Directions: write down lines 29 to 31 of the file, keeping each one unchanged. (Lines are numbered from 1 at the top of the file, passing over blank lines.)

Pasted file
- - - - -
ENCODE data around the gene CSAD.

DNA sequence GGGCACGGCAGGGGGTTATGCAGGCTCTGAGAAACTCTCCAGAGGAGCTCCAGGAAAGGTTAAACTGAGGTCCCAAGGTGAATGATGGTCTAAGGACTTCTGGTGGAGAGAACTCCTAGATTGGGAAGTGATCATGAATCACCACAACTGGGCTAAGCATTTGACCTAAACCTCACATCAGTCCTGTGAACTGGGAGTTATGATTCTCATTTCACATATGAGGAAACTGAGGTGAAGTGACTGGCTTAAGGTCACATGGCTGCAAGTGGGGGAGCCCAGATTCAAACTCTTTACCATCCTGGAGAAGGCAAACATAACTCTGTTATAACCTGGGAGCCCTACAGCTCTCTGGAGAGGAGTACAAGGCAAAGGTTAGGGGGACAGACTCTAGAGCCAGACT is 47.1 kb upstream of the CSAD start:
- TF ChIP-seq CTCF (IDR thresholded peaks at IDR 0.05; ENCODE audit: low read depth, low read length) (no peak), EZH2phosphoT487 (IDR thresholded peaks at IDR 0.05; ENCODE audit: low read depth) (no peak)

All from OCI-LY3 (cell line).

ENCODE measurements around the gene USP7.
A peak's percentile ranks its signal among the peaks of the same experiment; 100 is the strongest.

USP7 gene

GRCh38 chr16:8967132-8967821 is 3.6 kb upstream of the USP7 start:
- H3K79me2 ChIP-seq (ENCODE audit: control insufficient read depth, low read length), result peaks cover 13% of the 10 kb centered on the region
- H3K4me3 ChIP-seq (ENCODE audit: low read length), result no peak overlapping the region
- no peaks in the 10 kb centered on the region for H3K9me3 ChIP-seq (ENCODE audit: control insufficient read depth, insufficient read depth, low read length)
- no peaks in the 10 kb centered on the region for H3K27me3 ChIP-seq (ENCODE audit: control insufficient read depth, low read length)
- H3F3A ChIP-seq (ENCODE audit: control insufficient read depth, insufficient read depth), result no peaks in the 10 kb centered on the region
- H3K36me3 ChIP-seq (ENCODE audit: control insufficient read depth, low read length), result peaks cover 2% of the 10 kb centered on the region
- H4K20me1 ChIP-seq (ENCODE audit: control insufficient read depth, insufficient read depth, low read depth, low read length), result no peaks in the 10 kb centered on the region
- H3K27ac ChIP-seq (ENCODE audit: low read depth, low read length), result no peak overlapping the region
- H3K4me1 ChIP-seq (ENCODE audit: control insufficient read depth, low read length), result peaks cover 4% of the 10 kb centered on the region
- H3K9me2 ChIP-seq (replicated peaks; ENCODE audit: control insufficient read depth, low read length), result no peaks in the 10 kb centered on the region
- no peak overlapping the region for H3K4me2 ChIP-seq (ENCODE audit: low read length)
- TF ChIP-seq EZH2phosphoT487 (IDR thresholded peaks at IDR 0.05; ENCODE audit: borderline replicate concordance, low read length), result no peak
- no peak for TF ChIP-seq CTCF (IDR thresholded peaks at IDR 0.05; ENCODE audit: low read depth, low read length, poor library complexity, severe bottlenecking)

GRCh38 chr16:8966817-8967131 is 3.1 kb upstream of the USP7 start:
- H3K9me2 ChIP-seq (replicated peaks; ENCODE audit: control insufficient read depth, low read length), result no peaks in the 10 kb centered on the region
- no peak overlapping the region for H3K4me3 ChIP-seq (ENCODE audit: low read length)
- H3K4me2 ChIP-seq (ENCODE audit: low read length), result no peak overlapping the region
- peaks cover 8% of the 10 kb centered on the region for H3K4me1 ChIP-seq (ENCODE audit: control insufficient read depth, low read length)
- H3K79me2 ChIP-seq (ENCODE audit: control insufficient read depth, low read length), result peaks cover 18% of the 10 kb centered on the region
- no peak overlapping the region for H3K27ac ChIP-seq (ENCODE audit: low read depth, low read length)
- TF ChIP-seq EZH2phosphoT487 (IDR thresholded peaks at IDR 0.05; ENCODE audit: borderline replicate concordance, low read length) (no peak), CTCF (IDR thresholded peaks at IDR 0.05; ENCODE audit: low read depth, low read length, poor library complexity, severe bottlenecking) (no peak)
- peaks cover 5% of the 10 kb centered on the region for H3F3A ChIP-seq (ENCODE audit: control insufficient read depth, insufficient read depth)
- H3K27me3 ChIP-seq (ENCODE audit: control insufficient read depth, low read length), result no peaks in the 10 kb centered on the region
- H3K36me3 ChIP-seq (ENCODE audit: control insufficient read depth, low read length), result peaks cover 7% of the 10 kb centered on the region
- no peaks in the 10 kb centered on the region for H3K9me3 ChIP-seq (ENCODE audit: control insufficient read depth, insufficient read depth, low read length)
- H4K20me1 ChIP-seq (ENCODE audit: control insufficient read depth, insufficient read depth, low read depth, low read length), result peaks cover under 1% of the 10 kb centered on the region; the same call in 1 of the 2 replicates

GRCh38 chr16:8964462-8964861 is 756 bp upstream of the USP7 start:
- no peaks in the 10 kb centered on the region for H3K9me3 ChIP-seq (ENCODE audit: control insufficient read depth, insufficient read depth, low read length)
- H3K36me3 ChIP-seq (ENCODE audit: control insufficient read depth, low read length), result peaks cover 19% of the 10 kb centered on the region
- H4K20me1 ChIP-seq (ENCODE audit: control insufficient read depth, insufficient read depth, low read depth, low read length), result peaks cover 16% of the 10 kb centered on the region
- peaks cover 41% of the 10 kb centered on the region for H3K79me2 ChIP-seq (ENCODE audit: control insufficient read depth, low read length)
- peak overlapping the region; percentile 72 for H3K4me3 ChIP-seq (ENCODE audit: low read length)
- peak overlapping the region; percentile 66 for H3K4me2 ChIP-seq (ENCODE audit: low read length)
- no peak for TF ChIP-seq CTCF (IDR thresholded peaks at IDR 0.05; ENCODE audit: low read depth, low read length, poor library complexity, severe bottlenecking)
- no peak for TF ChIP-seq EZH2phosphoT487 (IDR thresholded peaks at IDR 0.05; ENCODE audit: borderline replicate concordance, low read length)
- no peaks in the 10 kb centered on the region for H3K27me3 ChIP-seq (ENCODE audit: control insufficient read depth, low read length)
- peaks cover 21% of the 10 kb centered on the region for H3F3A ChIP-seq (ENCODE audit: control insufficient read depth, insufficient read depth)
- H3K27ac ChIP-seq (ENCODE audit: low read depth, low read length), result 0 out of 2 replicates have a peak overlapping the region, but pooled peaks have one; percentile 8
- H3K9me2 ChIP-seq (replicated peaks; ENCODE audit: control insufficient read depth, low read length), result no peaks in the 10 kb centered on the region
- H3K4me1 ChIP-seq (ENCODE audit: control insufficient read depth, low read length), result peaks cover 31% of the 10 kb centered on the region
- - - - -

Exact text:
- TF ChIP-seq EZH2phosphoT487 (IDR thresholded peaks at IDR 0.05; ENCODE audit: borderline replicate concordance, low read length) (no peak), CTCF (IDR thresholded peaks at IDR 0.05; ENCODE audit: low read depth, low read length, poor library complexity, severe bottlenecking) (no peak)
- peaks cover 5% of the 10 kb centered on the region for H3F3A ChIP-seq (ENCODE audit: control insufficient read depth, insufficient read depth)
- H3K27me3 ChIP-seq (ENCODE audit: control insufficient read depth, low read length), result no peaks in the 10 kb centered on the region